Since retiring to a small Oklahoma town, such as the one I grew up in, I’ve been interested in the fate of small town rural America. Why is it that once-prosperous communities–where we live now used to have 4 movie theaters, a barber shop on every corner, and restaurants galore (now we have no theaters, one barber, and a handful of places to eat)–now have boarded-up downtowns, a mostly geriatric population, and an opioid problem. I’m visiting my mother this week in the town I grew up in, which is struggling, though it is in better shape than most.
But in nearby Pryor, about 30 miles away, Google in 2011 built a data center, one of 13 in the world and the second-largest. Housing the company’s servers and computers, the center cost $2.5 billion and currently has about 400 employees. Google reportedly likes Pryor and has started a $600 million expansion.
I wanted to see the “campus” for myself and get a sense of its impact on Pryor, a town of some 9500 residents. So my mother and I went for a drive.
It was not easy finding the place. Google Mayes County has a web site, but no address is listed. I learned that “we take security very seriously” so that the data centers “have access controls, guards, video surveillance, and perimeter fencing to physically protect the sites at all times.” A little sleuthing, though, found it.
It was quite a place, though unassuming, until you looked closer, with its massive electronics and the cables from Oklahoma’s extensive wind farms, which give Google cut-rate energy.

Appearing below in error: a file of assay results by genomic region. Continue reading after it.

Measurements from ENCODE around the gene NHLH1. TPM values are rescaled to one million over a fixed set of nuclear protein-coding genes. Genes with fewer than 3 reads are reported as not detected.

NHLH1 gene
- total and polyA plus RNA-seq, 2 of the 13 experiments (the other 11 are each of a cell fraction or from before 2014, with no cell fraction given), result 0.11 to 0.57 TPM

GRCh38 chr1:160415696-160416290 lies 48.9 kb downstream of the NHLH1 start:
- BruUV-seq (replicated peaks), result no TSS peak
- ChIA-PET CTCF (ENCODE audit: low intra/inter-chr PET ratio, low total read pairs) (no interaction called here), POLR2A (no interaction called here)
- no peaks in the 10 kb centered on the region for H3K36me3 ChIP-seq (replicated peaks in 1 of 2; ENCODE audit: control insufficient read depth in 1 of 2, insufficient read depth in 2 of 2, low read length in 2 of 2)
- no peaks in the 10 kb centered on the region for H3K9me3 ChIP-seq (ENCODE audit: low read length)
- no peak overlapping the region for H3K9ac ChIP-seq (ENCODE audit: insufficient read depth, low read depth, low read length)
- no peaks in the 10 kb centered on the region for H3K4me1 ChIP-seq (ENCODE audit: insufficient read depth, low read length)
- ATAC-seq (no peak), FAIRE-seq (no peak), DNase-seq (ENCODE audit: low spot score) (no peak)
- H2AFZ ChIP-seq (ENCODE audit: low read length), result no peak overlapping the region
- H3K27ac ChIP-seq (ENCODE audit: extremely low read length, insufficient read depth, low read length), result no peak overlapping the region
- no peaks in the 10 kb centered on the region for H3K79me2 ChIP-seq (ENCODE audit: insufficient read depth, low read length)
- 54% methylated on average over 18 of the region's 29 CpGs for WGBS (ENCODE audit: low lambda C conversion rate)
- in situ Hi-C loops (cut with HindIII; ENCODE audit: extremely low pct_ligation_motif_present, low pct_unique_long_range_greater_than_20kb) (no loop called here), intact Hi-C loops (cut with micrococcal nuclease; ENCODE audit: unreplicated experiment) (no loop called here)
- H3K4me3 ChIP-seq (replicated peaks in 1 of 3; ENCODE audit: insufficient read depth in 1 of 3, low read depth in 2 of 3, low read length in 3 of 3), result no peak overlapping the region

As for Google’s impact on Pryor, the company has given tons of money to the school system, including state-of-the-arts computer equipment, and gives generously to other community causes.I’m not sure where the employees come from, how many are locals, computer science graduates of Oklahoma colleges, or immigrants from the west coast. The website says the data center hires from all over the world, though gives priority to local residents when possible.
While driving around Pryor, I didn’t see any trendy coffee houses or anything trendy, for that matter. There seemed to be more good restaurants than there used to be. The downtown was bustling. More strip malls had sprung up, with bigger brands than are common in small town Oklahoma. But it’s still a cowboy hat and Indian smoke shop kind of place.
I would think that residents of Silicon Valley would experience some culture shock finding themselves in Pryor. But the place would grow on them. I’m glad to see that Google doesn’t seem to have changed the local culture much.
Except that the town seems to be flourishing economically more than its neighbors. Google wasn’t the only big employer I saw. There were a number of other large factories, warehouses, machinist companies, and other industries in Google’s vicinity. Prosperity attracts prosperity.
What small towns need to lift them out of their death spiral is industry. Specifically, jobs to keep young adults in the community, so that they can raise a family there–instead of having to leave home to find work–thus preserving the generational dynamics of a living community.
But bringing in that kind of industry is not easy. Most big firms, particularly high-tech companies, prefer an urban culture. Amazon is planning a second headquarters, but a priority for the location is good education , so Oklahoma–whose teachers are currently in a walk-out because of years of education cuts–doesn’t have a chance with its application. The front-runners are urban areas like Austin and Northern Virginia that already have lots of high tech industries.
I don’t know the answers for small towns. Any ideas?
Photo of Google Mayes County by G. E. Veith